Akerson on Tech Investments

Dan Akerson, chairman and CEO of General Motors, made a keynote address at the Society of Automotive Engineers 2011 World Congress last Thursday night that includes a passage that is worth noting in full.

Dan Akerson, chairman and CEO of General Motors, made a keynote address at the Society of Automotive Engineers 2011 World Congress last Thursday night that includes a passage that is worth noting in full. In it, Akerson talks about technology and about the need to make the investments that are necessary to drive technology forward through people, research and development, and bricks and mortar. Clearly, given that GM has gone through financially, these are not investments that are being made lightly, and if they’re making these investments, then other companies that may have not gone through a bankruptcy filing ought to think long and hard about whether they can afford not to be in the game.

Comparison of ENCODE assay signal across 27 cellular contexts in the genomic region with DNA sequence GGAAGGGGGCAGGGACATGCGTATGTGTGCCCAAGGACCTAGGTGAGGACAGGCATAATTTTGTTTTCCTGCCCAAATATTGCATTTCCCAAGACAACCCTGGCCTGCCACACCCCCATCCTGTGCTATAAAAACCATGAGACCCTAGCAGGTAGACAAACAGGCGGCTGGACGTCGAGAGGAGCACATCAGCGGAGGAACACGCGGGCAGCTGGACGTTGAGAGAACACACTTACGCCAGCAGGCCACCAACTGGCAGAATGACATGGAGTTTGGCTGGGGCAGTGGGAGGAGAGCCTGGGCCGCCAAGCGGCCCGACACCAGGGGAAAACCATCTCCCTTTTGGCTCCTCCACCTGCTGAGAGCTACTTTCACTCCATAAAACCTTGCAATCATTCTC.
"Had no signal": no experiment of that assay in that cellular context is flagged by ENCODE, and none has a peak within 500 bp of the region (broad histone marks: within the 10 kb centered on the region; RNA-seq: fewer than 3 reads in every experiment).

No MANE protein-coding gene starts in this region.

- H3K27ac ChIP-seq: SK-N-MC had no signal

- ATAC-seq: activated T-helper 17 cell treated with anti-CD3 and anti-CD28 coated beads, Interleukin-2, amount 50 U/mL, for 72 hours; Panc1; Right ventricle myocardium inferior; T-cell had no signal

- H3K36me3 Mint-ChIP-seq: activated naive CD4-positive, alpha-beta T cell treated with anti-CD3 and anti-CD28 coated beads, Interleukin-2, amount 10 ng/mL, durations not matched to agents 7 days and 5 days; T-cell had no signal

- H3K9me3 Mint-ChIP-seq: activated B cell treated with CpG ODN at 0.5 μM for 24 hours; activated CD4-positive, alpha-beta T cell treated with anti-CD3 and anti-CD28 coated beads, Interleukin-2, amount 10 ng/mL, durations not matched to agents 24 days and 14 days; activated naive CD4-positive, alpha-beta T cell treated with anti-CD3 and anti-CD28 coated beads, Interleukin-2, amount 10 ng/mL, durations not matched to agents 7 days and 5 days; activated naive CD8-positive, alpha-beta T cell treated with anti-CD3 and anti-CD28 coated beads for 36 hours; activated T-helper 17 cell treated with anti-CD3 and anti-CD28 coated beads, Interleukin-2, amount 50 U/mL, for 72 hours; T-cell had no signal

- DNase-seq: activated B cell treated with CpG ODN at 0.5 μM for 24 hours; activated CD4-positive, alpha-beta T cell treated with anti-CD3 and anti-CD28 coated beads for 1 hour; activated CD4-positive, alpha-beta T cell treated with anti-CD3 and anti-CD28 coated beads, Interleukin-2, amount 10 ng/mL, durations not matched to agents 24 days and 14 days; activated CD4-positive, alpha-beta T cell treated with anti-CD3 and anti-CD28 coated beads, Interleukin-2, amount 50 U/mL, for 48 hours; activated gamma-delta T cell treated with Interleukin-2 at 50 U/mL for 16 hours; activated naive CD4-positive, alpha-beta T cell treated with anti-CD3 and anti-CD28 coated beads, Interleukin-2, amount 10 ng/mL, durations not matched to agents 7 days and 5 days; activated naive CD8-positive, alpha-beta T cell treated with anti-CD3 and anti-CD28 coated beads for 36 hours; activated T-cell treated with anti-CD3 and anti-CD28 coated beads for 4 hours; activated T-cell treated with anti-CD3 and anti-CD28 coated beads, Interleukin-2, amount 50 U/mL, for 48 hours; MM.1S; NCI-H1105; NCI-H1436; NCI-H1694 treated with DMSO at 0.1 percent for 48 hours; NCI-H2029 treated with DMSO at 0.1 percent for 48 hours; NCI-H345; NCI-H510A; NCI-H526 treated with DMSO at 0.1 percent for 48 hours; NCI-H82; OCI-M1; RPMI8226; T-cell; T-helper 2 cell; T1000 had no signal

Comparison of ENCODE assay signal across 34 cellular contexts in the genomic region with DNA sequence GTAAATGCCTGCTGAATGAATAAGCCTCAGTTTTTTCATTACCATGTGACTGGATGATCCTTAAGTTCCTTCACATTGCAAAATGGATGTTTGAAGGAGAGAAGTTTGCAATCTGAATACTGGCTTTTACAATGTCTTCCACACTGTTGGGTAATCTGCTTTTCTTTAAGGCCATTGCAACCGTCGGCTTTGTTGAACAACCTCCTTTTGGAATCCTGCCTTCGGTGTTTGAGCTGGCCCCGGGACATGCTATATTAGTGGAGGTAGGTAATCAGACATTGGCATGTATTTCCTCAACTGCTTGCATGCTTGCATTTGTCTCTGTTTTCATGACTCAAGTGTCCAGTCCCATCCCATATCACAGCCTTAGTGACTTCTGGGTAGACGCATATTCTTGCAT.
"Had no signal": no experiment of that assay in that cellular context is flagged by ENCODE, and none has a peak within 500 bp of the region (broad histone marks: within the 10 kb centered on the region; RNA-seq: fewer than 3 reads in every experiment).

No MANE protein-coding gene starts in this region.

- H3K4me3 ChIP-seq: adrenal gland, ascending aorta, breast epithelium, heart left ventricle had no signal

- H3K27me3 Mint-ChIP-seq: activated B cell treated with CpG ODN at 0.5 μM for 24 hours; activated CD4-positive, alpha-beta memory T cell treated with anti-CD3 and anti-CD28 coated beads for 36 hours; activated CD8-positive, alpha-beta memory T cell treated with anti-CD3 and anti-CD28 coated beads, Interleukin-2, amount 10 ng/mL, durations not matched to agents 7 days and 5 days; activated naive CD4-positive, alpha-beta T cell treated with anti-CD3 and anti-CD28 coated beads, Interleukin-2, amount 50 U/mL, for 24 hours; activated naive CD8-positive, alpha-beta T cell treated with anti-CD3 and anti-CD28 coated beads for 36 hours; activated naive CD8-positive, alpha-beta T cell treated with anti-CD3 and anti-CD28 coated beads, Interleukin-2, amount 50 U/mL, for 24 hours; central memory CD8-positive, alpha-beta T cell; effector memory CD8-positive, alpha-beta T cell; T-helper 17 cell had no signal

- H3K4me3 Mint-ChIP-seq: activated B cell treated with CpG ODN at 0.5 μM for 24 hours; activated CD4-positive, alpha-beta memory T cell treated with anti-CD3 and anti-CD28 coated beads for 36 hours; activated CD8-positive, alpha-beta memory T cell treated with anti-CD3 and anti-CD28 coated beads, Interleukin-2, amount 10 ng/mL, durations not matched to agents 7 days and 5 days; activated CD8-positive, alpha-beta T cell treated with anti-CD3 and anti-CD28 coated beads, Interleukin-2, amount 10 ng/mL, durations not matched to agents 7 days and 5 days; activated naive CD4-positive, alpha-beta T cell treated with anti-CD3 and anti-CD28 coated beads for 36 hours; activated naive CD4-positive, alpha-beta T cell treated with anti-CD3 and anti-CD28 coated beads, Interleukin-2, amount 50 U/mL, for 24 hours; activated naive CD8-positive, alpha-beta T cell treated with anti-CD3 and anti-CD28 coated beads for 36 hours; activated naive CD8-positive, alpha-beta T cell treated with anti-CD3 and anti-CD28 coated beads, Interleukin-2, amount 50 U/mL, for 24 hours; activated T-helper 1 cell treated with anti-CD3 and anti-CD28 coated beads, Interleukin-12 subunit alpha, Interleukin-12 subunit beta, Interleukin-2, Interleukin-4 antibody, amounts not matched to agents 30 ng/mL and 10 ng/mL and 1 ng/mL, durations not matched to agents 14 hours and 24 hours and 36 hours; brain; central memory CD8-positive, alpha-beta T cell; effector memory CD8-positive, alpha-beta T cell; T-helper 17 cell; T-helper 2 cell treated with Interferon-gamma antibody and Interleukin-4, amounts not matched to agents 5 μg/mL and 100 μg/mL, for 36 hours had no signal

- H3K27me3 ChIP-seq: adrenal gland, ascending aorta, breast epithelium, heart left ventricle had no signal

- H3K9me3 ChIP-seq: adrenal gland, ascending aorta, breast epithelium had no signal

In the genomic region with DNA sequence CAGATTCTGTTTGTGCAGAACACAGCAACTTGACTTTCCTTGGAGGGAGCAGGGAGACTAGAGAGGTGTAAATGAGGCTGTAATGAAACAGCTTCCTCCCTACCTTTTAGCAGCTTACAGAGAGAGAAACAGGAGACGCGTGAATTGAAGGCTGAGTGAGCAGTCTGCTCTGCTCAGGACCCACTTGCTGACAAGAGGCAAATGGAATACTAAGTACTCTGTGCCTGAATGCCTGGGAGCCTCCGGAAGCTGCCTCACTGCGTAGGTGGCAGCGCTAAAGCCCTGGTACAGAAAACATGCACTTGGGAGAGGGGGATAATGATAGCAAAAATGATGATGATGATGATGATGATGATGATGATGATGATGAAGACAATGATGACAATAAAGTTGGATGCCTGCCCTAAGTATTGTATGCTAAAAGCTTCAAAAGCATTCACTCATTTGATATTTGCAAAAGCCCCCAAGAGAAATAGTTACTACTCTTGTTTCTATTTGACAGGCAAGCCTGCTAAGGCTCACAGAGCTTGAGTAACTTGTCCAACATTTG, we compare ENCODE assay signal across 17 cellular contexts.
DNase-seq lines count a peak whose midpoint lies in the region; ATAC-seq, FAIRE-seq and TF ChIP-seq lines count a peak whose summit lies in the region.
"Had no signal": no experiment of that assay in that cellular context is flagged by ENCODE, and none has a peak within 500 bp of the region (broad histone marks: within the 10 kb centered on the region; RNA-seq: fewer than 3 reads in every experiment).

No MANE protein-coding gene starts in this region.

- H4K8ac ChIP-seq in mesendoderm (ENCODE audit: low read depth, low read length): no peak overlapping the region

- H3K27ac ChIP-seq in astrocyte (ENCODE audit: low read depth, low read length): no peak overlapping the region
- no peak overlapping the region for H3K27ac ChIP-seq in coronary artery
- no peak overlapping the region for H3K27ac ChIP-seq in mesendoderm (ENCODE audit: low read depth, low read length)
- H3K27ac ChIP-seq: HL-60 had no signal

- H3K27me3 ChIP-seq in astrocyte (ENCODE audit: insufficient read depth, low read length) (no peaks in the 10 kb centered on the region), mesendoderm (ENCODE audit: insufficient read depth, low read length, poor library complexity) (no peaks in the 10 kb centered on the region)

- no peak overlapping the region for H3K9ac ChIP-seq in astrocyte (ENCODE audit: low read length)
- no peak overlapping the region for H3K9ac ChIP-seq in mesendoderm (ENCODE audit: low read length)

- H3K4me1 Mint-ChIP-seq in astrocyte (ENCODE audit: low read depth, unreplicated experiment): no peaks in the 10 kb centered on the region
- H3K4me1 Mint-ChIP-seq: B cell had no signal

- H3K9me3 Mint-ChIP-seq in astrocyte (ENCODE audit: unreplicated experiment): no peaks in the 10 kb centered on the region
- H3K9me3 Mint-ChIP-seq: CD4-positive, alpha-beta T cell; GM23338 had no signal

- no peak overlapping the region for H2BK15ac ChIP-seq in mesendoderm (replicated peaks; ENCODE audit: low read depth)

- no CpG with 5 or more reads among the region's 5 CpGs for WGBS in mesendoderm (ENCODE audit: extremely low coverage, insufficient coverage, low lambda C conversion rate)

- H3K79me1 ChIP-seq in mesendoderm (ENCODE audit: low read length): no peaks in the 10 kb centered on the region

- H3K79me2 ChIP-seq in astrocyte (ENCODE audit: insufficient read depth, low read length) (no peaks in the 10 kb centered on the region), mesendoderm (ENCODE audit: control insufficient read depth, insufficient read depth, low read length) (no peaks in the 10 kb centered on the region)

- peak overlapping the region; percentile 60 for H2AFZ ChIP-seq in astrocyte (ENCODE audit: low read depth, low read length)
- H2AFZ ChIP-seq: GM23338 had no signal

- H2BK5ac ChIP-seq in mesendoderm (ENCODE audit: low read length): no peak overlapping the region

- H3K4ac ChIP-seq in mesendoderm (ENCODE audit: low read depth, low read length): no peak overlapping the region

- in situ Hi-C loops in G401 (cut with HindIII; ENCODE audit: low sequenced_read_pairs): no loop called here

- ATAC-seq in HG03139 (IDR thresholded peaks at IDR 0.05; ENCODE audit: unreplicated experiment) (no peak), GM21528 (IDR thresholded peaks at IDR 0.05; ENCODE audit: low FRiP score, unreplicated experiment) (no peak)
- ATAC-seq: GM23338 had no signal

Here’s part of what Akerson said:

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Photo: Steve Fecht for General Motors

“In a fast-changing, technology-based business like ours, you win by charging forward, by investing in technology, in good times and bad. Some would say especially in bad, and I’m not opposed to that.

“The global auto industry is changing. That’s a fact. As companies, we can lead that change or we can become casualties of it.

“At GM, we choose to lead.

“That’s why we’ve invested more than $700-million in recent years in Michigan facilities to bring the Volt to market.

“That’s why we announced in November that we’ll hire 1,000 new engineers and researchers in Michigan over the next two years to significantly expand our electric vehicle programs.

“That’s why we’re raising our R&D and product spending this year and why we’ll maintain it at higher levels going forward… in good times and bad.

“And that’s why we created GM Ventures last June to identify and develop new automotive technologies. Somewhere, some kid is inventing the next Hewlett-Packard in his garage. We want to find him or her and help bring those exciting new ideas to market.

“Does it cost more to bring these things to market? Of course. It requires a lot of up-front investment.

“In the long run, investing in technology and R&D – and engineering – will strengthen our individual companies, improve the prospects for our industry, and help to grow our economy.”